Thanks to LaPirre and Leigh123@linux on this forum we now have i386 and x86_64 F7 rpms.
32bit rpms Currently unavailable.
Source rpms that can be rebuilt for either 32 or 64bit systems. To rebuild an rpm, use "rpmbuild --rebuild nameoftargetrpm.src.rpm", from the command line in the same folder as the source rpm.
1. Uncompress the .tar.bz2 archive.
2. Open a terminal. In gnome that's the applications/system tools/terminal menu item.
3. Change to the folder with the rpms in it. Something like
4. Become root.
5. Use yum to install the rpms.
yum localinstall *.rpm
6. Configure the g15 service.
/sbin/chkconfig --add g15daemon
7. Start the g15 service.
/sbin/service g15daemon start
That's it. Your g15's lcd should come online immediately.
The following instructions present another much more difficult method for installing g15tools. They have been left for reference purposes only.
I am by no means an expert, but this is how I got my logitech g15 lcd and additional keys working. This how-to created for fedora 7, though it may work on earlier distributions. There are undoubtedly better ways to do this, I simply haven't found them yet. Suggestions and comments welcome.
Before getting started, I feel I should comment that this is not exactly a simple process. As such, if you are unclear on what step to take next, post here first. Doing these steps out of order does not work. I will update this original post as this how to is refined. If you recieve any error messages, at any point, STOP and post the error here.
Here's a link to the G15tools
1. Download the files you will need.
You will need a total of five files and two devel rpms.
My G15 Archive
Once you have downloaded these files, open a terminal and
Enter your root password.
Note: Using su instead of su - allows $USERNAME to remain intact. That will be important in a few minutes.
Then we install the rpms.
Note: There is a bug in yum that can cause strange errors, running yum clean all beforehand usually prevents this.
yum clean all
yum -y install libusb-devel libdaemon-devel
Create a folder in your home directory called "g15stuff" and place the archives you just downloaded in it.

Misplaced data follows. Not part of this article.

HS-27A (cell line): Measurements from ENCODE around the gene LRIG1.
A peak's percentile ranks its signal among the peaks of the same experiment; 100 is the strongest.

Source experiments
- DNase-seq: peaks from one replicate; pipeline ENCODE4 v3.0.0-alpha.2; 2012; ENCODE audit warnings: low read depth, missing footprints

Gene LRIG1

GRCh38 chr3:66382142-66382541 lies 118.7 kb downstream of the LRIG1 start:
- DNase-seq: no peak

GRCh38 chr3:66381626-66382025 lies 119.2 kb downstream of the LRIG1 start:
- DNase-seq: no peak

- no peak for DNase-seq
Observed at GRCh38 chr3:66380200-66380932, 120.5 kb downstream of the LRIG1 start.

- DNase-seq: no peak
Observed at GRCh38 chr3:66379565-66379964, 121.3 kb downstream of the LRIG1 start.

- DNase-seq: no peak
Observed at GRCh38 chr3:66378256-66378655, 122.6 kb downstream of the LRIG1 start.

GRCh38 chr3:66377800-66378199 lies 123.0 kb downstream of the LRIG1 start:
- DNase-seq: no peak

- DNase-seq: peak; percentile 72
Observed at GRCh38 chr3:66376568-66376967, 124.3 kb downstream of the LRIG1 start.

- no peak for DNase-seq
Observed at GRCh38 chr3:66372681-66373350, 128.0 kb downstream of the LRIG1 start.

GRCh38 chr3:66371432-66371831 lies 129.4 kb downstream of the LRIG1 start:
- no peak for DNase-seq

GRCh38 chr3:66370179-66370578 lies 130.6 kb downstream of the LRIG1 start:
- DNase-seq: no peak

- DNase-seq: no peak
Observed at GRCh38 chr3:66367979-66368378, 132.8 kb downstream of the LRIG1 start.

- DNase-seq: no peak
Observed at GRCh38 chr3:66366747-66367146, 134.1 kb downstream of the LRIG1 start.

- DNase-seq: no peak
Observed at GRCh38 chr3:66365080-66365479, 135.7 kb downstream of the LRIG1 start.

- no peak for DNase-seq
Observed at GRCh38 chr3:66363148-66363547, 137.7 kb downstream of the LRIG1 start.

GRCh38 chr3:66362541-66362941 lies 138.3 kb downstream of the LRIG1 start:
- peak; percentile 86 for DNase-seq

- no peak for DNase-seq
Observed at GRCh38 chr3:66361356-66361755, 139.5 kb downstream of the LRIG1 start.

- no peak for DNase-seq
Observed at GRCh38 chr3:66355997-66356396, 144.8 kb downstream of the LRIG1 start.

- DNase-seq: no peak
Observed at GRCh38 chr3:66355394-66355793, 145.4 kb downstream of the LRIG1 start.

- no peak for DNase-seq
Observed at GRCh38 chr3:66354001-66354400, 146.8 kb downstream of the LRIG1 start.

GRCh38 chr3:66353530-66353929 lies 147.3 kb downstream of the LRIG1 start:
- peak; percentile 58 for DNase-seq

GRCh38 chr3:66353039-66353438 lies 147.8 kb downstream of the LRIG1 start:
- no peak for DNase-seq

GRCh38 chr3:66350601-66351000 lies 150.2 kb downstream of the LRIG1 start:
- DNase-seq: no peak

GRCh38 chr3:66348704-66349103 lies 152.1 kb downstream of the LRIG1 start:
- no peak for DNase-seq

2. Uncompress the archives.
Now, back in our terminal.
Note: If someone knows how to do this as one command please let me know.
Note: Don't worry about permissions at this point, we will fix them later.
tar -jxpvf libg15-1.2.2.tar.bz2
tar -jxpvf libg15render-1.2.tar.bz2
tar -jxpvf g15daemon-1.2.7.tar.bz2
tar -jxpvf g15.tar.bz2
3. Now we start compiling.
When you are running these commands, don't just copy paste the whole block into your terminal. Run each command, and let it return to a command prompt before continuing.
Back to the terminal.
We have now compiled and installed everything we need to run our logitech g15 keyboard.
4. Now we need to enable it, and set it up so the g15daemon autostarts.
First we are going to make it so we can run the g15 script I wrote as a command.
mv /home/$USERNAME/g15stuff/g15 /
Make sure you get that entire line. Then we make sure the permissions are set so we can actually execute the script.Note: We are not allowing anyone but root to execute this file, since you must have root permissions to write to the system log files for g15daemon.
My g15 script is now in the right place and can be execute. Now we need to tell the system to run it on startup each time. We are going to open a file that is automatically run as root on startup, and edit it to launch mine.
Note: You can substitute your favorite text editor for gedit
What we want to do, is add these lines to the end of the file.
If you are unsure how yours should look when you are done, here's mine. So you can compare.
# This script will be executed *after* all the other init scripts.
# You can put your own initialization stuff in here if you don't
# want to do the full Sys V style init stuff.
Save the file when you are finished making the changes, and close the text editor.
Note: If you want to test your keyboards functionality you can do so by running /g15/g15 at this point.
Your logitech g15 keyboard will now start when the system boots.
Note: You should be able to tell if your keyboard is working correctly immediately after start up. The lcd on the keyboard will display the current time.
5. Cleaning up.
At the moment we have a bunch of files in our home folder that we don't own. That means we won't be able to do anything with them.
Let's fix that.
chown -R $USERNAME /home/$USERNAME/g15stuff
All the files are now ours again.
I would suggest getting rid of all the archive files we downloaded, but keeping the folders and all the files in them. They contain useful readmes, as well as files you will need if you ever need to uninstall your g15 keyboard driver/utilities.
Note: Upon rebooting, you may be asked if you want to import the profile for your g15. If the message pops up, just accept it. I am unsure if this is a result of the script I wrote to start the g15, or of one of the other steps I took trying to get it working.
6. Do "The Happy Dance"
Your Logitech G15 keyboard is now totally setup!
All the G keys are recognized by the system as unique input, and your lcd screen displays something other the "Logitech." Share, and enjoy!